by Zoe Musselman
This week Chestnut Hill College spoke with Miles Johnson-Foeman, a second-year student who wants to start a dragon boat club on campus.
While similar to rowing, dragon boating has a rich cultural history. The belief of scholars and anthropologists is that it originated in China more than 2,000 years ago as part of an ancient folk ritual. Dragon boat racing may be a canoe-based water sport, but it has distinct elements that set it apart. For example, crew teams typically have eight rowers, whereas dragon boating has 20. Also, dragon boaters sit facing forward in two rows of 10, using paddles to propel the watercraft forward. The sport often incorporates religious observances and community celebrations into the racing competition, too.
Being so close to the Wissahickon Creek and the Schuylkill River, the College seems like it would be a perfect fit for a dragon boat club. In fact, Philadelphia is home to the International Dragon Boat Festival, which is now in its 18th year. Below is CHC’s interview with Miles, who shared his passion for dragon boating and explained why it would be a great addition to Chestnut Hill College’s existing student clubs.
CHC: How did you get involved in dragon boating?
Miles: I started dragon boating when I was in the 6th grade at C.W. Henry School. The school had a program in conjunction with the Philadelphia Dragon Boat Association. The program allowed students from several schools in the Philadelphia area to sign up for a team called the “Healthy Dragons.” The team would train in boats on the Schuylkill River and ultimately got to participate in the Independence Dragon Boat Regatta in Philadelphia.
What attracted you to the sport?
Dragon boating was new to me. I was unfamiliar with the sport and did not know what to expect. After I went out on the water a few times, I grew to be excited about the teamwork, camaraderie, and friendly competition that was involved. When you are on a team with a solid group of paddlers working toward a goal, you really feel like you belong. Everybody in the boat has a position, so even if you are in the last seat of the boat, how you are paddling is just as important as those toward the front. You know what you are doing is important.
Where are you boating now?
I am paddling with the Pottstown Dragon Warriors in Pottstown, Pennsylvania. We practice at the Pottstown Athletic Club, where they have indoor ergometer equipment and an actual paddle pool. The athletic club supplies the dragon boat, and when the weather is warmer, we practice on the Schuylkill River in Pottstown.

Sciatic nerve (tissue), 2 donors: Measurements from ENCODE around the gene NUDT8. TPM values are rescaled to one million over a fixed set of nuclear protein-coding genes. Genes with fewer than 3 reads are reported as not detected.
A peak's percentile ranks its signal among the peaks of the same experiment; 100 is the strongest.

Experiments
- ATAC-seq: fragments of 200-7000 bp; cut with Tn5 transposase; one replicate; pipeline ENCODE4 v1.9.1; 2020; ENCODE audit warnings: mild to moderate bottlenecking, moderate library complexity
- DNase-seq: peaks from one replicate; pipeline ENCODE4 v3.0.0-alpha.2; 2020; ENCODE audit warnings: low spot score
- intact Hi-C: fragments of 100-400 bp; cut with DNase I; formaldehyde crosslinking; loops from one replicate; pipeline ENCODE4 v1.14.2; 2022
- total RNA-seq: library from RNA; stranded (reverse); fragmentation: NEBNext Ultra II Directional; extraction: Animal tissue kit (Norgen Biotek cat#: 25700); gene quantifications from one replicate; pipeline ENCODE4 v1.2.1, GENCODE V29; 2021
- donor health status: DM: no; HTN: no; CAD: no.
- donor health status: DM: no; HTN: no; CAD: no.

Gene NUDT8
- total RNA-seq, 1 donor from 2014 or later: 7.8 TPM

Why do you want to introduce dragon boating as a club at CHC?
As president of the club, I am excited about sharing the benefits of the sport. It is something that has given me confidence and discipline over the last several years. I am passionate about dragon boating because it is an excellent way to get in mental and physical shape, and it is fun! At dragon boat festivals, you can feel the enthusiasm and exhilaration in the air as teams finally get to apply the skills they have learned over the practice season. I believe that feeling of mastery and success would be invaluable to us in the Chestnut Hill College community.
What would you say if you had to pitch the idea of joining a dragon boat club to students?
Dragon boating is one of the fastest growing sports across the country. It encourages strength, endurance, teamwork, and harmony. And mostly it is a blast! As a club sport, it gives students an alternative to the traditional sports on campus. It is an activity that would offer a break from the same routine and give students something fun and interesting to do. It is a sport that you can pick up and excel in at any point of your life. A dragon boat club on campus would be among the few college dragon boat clubs in the area, separating Chestnut Hill College in a great and distinct way.
For more information, please visit the Philadelphia Dragon Boat Association website at www.phillydragonboat.com.